B-17 Aluminum Overcast Now Featured at EAA Aviation Museum’s Eagle Hangar

B-17 Aluminum Overcast on display in the EAA's Eagle hangar. Image via EAA
Aircorps Art Dec 2019

The EAA Aviation Museum’s Eagle Hangar welcomed a noteworthy addition on Thursday, May 23, as the B-17 Aluminum Overcast was displayed for the first time in 30 years. This marks the beginning of its future preservation and restoration plans. In April 2021 the Experimental Aircraft Association’s B-17G, Aluminum Overcast (44-85740, N5017N), was grounded after a wing-attach issue was found. At that time the airplane was in Punta Gorda, Florida since April 2021. In February 2023 members and a volunteer crew spent several weeks disassembling the historic WWII-era bomber and loaded the components onto a number of flatbed trucks for the journey back home to Oshkosh.

“The B-17 Aluminum Overcast has one of the most enthusiastic fan bases of any aircraft in EAA’s collection,” said Chris Henry, EAA Aviation Museum Manager. “Bringing the airplane to the Eagle Hangar offers an opportunity for everyone to enjoy the airplane while we explore all the options available for the airplane’s future.”

The bomber was built in 1944 and was delivered to the U.S. Army at the end of World War II. It was eventually sold as surplus for just $750, and spent nearly 40 years doing assorted jobs ranging from a firebomber in the western United States to a mapping aircraft over the Middle East.

The B-17, measuring over 74 feet in length and weighing more than 36,000 pounds, is a true heavyweight among World War II aircraft. Primarily used as a bomber during the war, the B-17 also served in roles such as transport, antisubmarine, and search-and-rescue. Of the more than 12,000 units produced, only a few remain on display or are airworthy today.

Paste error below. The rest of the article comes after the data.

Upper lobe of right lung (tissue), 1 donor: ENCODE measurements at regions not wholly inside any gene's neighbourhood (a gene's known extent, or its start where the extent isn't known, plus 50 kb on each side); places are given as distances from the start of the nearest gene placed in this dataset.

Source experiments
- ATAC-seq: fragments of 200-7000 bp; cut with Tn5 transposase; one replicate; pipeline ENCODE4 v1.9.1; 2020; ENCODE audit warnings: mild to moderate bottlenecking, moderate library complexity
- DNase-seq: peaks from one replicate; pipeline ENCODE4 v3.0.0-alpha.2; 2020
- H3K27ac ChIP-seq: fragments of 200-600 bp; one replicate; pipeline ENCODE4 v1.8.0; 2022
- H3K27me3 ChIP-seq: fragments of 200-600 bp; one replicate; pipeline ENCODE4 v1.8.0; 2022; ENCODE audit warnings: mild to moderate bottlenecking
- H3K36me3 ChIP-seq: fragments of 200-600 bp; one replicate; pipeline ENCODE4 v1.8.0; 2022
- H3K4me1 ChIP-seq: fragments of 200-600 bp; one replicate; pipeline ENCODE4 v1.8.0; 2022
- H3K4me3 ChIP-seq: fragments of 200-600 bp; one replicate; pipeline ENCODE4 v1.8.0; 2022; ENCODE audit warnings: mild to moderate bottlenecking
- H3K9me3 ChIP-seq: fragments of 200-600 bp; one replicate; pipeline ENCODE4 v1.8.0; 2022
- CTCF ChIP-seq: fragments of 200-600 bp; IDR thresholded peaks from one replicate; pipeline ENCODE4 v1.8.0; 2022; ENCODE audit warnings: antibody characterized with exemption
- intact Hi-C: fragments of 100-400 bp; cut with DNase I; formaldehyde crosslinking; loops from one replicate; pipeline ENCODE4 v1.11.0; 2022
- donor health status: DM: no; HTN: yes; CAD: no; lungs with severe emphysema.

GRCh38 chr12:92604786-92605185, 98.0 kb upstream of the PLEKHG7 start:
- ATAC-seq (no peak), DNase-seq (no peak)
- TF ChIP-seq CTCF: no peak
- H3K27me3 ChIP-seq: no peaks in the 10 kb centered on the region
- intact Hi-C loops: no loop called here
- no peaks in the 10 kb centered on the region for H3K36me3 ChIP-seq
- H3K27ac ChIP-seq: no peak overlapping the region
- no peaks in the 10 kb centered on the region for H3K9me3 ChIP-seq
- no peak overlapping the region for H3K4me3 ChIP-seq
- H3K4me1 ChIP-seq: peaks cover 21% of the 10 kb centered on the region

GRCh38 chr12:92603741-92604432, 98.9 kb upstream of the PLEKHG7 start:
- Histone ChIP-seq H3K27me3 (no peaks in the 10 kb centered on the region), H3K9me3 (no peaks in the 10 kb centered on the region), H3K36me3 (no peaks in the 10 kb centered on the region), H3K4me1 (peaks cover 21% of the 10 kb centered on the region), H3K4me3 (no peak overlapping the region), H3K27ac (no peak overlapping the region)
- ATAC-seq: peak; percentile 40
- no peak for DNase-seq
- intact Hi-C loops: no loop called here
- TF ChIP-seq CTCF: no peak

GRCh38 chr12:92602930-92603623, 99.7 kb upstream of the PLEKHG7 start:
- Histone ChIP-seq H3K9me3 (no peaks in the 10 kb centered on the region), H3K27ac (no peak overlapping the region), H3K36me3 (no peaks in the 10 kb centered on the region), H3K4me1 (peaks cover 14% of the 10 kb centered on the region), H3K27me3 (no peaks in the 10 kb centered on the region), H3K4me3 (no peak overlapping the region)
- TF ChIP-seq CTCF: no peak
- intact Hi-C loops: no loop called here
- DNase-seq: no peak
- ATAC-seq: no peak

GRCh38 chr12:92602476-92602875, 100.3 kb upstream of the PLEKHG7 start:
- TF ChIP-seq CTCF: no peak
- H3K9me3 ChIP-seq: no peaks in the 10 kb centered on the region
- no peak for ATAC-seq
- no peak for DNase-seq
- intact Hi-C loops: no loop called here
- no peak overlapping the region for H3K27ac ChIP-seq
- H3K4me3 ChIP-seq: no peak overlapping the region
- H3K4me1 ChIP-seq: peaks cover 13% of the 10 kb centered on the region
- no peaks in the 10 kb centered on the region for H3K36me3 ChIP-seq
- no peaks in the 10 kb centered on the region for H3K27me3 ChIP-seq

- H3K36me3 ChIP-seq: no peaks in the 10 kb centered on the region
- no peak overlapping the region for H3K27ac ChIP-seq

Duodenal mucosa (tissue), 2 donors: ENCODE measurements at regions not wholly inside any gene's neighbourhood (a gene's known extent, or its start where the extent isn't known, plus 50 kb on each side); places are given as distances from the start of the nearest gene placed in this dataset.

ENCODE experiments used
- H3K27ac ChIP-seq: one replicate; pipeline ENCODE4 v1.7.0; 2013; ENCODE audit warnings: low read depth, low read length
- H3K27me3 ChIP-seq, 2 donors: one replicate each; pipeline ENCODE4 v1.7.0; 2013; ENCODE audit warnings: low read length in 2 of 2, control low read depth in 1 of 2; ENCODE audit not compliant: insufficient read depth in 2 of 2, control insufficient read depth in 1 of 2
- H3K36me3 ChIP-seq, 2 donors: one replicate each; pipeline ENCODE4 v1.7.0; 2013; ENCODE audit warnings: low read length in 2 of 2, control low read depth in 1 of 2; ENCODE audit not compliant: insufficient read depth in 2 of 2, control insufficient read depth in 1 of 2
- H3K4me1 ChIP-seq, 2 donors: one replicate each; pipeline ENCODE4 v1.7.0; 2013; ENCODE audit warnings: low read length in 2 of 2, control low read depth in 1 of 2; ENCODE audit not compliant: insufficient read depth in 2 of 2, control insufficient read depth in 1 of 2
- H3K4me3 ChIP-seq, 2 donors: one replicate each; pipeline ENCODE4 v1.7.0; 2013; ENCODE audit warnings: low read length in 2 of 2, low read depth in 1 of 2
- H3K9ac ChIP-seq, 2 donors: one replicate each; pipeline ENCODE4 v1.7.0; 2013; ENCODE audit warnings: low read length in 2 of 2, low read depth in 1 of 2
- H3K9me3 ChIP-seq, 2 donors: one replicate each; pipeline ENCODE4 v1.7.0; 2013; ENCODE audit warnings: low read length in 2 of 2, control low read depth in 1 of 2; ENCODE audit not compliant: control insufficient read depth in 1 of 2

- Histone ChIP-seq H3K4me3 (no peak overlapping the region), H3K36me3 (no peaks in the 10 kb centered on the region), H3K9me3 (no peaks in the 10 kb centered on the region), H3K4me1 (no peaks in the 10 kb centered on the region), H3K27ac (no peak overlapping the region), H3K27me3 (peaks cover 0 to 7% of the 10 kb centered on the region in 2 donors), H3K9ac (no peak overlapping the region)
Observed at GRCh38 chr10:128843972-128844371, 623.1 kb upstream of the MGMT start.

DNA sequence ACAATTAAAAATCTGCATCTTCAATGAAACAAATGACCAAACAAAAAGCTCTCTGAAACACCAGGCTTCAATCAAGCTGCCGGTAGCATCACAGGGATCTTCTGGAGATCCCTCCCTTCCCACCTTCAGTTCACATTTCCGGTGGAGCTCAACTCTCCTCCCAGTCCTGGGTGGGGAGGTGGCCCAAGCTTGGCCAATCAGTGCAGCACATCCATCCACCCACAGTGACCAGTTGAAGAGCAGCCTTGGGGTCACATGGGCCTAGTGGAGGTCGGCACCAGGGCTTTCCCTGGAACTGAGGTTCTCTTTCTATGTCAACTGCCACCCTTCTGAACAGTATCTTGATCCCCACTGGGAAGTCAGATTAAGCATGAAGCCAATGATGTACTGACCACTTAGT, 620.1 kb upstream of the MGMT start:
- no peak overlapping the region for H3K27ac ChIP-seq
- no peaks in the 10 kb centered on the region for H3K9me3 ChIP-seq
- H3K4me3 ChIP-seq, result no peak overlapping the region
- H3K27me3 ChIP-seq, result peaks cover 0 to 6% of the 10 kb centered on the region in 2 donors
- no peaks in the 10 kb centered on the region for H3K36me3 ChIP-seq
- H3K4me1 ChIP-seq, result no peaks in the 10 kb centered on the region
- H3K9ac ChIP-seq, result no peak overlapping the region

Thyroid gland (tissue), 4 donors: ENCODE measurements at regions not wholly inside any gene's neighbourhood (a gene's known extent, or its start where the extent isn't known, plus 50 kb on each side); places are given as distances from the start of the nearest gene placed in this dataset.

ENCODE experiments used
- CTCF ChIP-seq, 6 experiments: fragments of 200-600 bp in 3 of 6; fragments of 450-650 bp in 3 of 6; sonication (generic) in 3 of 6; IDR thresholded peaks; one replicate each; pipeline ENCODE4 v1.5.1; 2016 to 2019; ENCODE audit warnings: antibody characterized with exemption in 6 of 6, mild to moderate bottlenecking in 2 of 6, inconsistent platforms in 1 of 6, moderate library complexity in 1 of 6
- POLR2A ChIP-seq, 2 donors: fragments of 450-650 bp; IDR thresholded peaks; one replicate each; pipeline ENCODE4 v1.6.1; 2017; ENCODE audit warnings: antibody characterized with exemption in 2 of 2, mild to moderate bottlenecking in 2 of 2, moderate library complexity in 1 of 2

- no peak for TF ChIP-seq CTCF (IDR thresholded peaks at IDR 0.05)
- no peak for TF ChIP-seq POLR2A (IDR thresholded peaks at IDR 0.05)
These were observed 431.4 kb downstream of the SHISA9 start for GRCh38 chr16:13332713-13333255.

EAA’s B-17 Aluminum Overcast was delivered to the U.S. Army Air Corps on May 18, 1945. After being sold as surplus the following year, it was utilized for various purposes including cargo hauling, aerial mapping, and pest control. In 1978, a group of investors named “B-17s Around the World” acquired the aircraft with the intent of restoring it to its military configuration. However, economic challenges led the group to donate the plane to EAA in 1983. The B-17 was displayed at the EAA Aviation Museum until 1993, when preparations began for its first national tour in 1994. The Aluminum Overcast is painted in the colors of the 398th Bomb Group, which flew numerous missions over Nazi-occupied Europe during World War II. Veterans of the 398th contributed to the aircraft’s restoration.

An image from 2022 when the EAA’s Corsair is backed into the EAA Aviation Museum’s Eagle Hangar in preparation for the new Corsair exhibit.EAA [hoto/Alden
About EAA Aviation Museum The EAA Aviation Museum is located just off Interstate 41 at the Highway 44 exit in Oshkosh. The museum is open daily from 10 a.m. to 5 p.m. EAA members receive free museum admission year-round. For more information, call the EAA Aviation Museum at (920) 426-4818 or visit www.EAA.org/museum.


  1. My grandfather was B17 pilot, and I have what is left of his stuff including his flight log. He used the same one from ww2 to record his cessna flights in the 80s when he got back into flying. I would love to find a home for hist stuff to possibly be displayed.

    • Can you contact the National Museum of the Mighty 8th Air Force with a list of items? 912-748-8888

    • Try the National WW2 Museum in New Orleans . They have many such memorabilia. Your grandfather’s logs and other would be in the best hands possible. The museum is dedicated to WW2.

    • There is a ww2 history library- archive in Eldarado Kansas, don’t have contact info but should have a website, best option I can think of, pa was a prop. Mech. For B29s had some pixof them and B17s all the pixels gone now sis got them

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